Saturday, 30 June 2012

Armed Forces Day 2012

Today is UK Armed Forces Day 2012, when we celebrate Britain's armed forces past and present. Fortunately my son-in-law is safely at home this year (well probably on the golf course) not having to contend with Libyan rockets or dishonest politicians as in previous years so I have turned my thoughts to the past.

I recently did some genealogy research of the Blease line, managing to get back ten generations I did discover that whilst most of my family had been shipwrights in the Merchant Navy some relatives had joined the army.

Two cousins of my Grandfather (born 1905) served in the Great War, George Blease (born in 1893) and Charles Blease (born in 1897).

George volunteered for service, joining The King's (Liverpool) Regiment in September 1916. Unfortunately he had never been a well individual suffering regular bouts of illness in his civilian job as a clerk. Initially he served as a clerk for the Regiment assisting in recruitment before transferring to the Labour Corps in April 1917, initially the 551st Company, then the 555th. Neither saw service outside the UK but reading George's medical history, that eventually led to him being discharged from military service in September 1918, I could not help be proud that despite being physically unfit he tried to do his bit.

His younger brother, Charles, also joined the The King's (Liverpool) Regiment, serving in the 4th (Extra Reserve) Battalion that served in France from 1915. Like many soldiers who served in the Great War, Charles' service records appear to have been destroyed by German bombing in WW2 and the only surviving record of his service is his gravestone in the Villers-Guislain Communal Cemetery. However from this I was able to find his service number and unit details, and from that was able to track down a copy of the 4th Battalion's War Diary.

The diary is fascinating reading but extremely sobering, especially when I came to the entry for 21st September 1918; "Fine - Battalion sends forward fighting patrols to assist attack made by (unclear)  -Casualties, 1 killed, 6 wounded 4 missing - 3 ors leave to UK." That one killed was Charles Blease.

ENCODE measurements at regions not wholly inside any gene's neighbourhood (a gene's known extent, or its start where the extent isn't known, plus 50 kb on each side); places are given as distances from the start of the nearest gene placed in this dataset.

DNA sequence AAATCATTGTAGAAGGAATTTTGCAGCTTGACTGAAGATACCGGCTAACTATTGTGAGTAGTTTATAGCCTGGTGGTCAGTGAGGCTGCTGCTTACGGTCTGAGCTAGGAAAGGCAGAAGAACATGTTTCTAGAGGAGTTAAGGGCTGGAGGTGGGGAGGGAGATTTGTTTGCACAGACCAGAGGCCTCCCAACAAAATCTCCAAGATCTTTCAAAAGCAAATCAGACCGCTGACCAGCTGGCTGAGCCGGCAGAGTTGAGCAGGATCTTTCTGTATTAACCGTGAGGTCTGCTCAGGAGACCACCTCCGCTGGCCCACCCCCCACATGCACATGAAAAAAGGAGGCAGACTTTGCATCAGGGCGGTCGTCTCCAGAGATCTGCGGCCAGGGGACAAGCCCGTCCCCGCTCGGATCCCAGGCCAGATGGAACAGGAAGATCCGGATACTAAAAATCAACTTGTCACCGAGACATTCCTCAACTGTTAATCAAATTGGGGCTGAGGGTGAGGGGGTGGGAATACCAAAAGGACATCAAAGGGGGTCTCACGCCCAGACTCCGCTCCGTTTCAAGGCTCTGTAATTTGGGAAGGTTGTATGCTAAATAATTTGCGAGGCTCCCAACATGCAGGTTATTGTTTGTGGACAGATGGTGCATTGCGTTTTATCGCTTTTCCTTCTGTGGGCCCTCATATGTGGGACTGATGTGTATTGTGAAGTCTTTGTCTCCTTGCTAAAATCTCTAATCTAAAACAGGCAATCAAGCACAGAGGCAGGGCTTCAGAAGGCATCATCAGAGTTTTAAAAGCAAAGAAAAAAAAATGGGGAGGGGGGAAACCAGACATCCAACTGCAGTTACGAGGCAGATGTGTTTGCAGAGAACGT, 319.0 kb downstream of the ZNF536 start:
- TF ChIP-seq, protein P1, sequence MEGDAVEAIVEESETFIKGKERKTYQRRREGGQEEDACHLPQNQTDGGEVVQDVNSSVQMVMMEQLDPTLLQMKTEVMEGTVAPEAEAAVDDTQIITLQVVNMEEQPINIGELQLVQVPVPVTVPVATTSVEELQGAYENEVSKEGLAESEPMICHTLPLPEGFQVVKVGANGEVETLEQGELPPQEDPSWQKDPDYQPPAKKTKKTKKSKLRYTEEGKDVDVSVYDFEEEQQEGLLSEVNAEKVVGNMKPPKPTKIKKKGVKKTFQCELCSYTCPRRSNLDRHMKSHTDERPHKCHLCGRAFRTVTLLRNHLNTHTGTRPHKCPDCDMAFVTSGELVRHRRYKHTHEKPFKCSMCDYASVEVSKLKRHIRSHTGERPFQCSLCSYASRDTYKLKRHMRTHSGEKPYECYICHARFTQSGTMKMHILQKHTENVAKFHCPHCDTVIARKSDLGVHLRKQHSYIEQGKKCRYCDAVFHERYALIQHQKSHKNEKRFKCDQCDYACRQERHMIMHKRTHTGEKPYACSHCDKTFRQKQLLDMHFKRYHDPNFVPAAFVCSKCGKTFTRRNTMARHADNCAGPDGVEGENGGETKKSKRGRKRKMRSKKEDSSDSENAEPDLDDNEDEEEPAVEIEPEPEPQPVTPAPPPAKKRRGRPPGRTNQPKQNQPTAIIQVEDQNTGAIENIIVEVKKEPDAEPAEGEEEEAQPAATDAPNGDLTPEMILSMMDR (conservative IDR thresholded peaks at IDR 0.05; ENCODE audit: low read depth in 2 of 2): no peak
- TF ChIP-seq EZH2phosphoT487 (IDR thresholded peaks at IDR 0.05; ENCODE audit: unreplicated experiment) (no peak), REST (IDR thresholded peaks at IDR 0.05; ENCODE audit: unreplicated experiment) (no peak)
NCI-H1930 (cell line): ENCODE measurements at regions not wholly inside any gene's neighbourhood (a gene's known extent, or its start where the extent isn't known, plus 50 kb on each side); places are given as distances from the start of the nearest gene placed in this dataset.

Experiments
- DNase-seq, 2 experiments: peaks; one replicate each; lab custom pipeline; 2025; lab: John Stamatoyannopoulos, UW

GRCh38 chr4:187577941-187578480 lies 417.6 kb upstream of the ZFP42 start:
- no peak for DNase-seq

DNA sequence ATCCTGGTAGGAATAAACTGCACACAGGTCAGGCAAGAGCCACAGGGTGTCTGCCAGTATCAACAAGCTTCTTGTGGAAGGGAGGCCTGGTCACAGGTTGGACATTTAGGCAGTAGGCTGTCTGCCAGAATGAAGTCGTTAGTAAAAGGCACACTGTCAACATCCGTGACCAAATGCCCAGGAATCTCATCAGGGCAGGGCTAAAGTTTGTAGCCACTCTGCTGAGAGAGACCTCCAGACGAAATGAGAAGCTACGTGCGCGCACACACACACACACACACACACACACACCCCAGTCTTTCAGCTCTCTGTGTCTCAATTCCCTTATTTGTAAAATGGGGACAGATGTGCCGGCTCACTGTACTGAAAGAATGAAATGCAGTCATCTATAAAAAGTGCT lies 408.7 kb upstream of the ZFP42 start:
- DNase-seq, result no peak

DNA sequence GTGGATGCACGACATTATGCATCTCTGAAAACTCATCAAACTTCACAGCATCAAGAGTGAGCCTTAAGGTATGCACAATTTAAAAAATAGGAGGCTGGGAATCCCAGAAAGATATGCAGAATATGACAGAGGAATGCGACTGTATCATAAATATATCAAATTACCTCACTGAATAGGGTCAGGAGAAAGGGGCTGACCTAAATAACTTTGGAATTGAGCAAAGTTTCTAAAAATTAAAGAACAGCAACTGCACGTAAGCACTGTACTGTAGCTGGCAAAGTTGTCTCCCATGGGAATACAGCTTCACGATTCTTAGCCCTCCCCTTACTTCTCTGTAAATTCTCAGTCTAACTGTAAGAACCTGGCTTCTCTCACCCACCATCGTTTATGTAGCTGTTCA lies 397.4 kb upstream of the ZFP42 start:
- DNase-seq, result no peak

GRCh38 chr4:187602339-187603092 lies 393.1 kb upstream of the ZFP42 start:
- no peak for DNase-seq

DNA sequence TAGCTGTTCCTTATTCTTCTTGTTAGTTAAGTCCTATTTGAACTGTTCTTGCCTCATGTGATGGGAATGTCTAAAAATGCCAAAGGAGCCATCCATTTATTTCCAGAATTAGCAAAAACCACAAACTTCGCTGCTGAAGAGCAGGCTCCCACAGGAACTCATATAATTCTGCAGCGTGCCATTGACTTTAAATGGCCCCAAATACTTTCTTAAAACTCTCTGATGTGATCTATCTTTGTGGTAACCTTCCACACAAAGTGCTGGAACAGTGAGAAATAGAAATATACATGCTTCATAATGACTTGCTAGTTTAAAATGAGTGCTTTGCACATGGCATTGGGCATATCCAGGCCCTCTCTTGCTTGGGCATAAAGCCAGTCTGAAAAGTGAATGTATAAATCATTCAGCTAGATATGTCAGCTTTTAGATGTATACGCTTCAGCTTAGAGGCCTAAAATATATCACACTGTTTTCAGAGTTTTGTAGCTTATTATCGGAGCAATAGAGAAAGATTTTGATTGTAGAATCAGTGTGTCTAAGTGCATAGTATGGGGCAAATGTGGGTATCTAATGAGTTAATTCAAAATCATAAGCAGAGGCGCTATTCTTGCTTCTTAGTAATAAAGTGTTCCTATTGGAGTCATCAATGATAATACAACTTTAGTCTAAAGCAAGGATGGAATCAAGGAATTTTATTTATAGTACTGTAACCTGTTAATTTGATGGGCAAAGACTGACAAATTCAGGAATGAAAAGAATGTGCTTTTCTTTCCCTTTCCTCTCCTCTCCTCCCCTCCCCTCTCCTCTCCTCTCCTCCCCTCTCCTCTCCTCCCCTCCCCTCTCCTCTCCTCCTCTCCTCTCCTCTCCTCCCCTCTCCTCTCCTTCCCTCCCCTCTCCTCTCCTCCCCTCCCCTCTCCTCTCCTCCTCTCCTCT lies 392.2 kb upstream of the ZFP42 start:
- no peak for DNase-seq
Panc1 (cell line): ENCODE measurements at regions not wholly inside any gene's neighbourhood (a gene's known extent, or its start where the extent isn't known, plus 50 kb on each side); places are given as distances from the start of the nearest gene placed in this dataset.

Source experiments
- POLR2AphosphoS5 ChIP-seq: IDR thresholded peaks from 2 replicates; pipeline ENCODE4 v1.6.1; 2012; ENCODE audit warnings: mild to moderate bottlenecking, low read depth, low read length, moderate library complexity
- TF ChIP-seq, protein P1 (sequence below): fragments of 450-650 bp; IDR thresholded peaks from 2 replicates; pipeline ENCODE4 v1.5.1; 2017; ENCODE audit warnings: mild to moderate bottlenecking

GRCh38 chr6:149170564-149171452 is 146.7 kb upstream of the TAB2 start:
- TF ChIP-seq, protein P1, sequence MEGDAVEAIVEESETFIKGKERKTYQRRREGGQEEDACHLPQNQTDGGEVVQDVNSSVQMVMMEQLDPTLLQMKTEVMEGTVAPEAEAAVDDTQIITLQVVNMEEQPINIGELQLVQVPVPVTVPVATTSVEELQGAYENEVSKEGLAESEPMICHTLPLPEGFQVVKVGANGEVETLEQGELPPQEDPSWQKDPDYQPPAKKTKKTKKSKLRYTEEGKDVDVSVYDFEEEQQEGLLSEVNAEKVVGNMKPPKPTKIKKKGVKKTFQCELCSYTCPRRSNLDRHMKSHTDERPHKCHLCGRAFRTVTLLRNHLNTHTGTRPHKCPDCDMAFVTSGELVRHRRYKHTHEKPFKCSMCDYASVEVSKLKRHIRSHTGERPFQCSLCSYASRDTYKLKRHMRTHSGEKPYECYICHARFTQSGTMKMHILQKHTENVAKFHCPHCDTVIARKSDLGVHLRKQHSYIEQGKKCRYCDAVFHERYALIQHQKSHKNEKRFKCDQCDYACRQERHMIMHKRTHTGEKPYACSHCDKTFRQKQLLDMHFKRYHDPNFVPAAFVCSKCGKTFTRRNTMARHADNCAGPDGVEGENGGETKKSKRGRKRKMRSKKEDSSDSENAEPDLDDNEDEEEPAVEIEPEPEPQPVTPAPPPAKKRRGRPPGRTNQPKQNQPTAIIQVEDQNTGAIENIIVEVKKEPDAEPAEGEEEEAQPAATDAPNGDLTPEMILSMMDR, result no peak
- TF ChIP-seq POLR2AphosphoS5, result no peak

Unfortunately I did not have this information when I was in France last year, which is a shame as the grave is only a few miles from Albert which Saul and I visited, but when we return to France we plan to make a visit.

Whether there are any other relatives that served in the World Wars (outside the Merchant Navy), I have yet to ascertain. My Grandfather was one of twelve children and his cousins had several brothers and sisters themselves so it seems likely. Unfortunately there are big gaps in the online records, (especially birth, marriage and death records) so some family lines just peter out and odd names cannot be confirmed as to being relatives...

An example of this is Corporal Albert Blease who served with the King's Regiment in Burma being killed in action in January 1944. Albert is a very common name in the Blease line but I cannot trace his birth or baptism records, so despite being of the correct age to have been a son of one of my Grandfather's brothers or his cousins we will probably never know.

Regardless I think it is appropriate to remember his service today, as well as that of Charles and George and any other family members who did their bit to preserve our nation's freedom.

Friday, 22 June 2012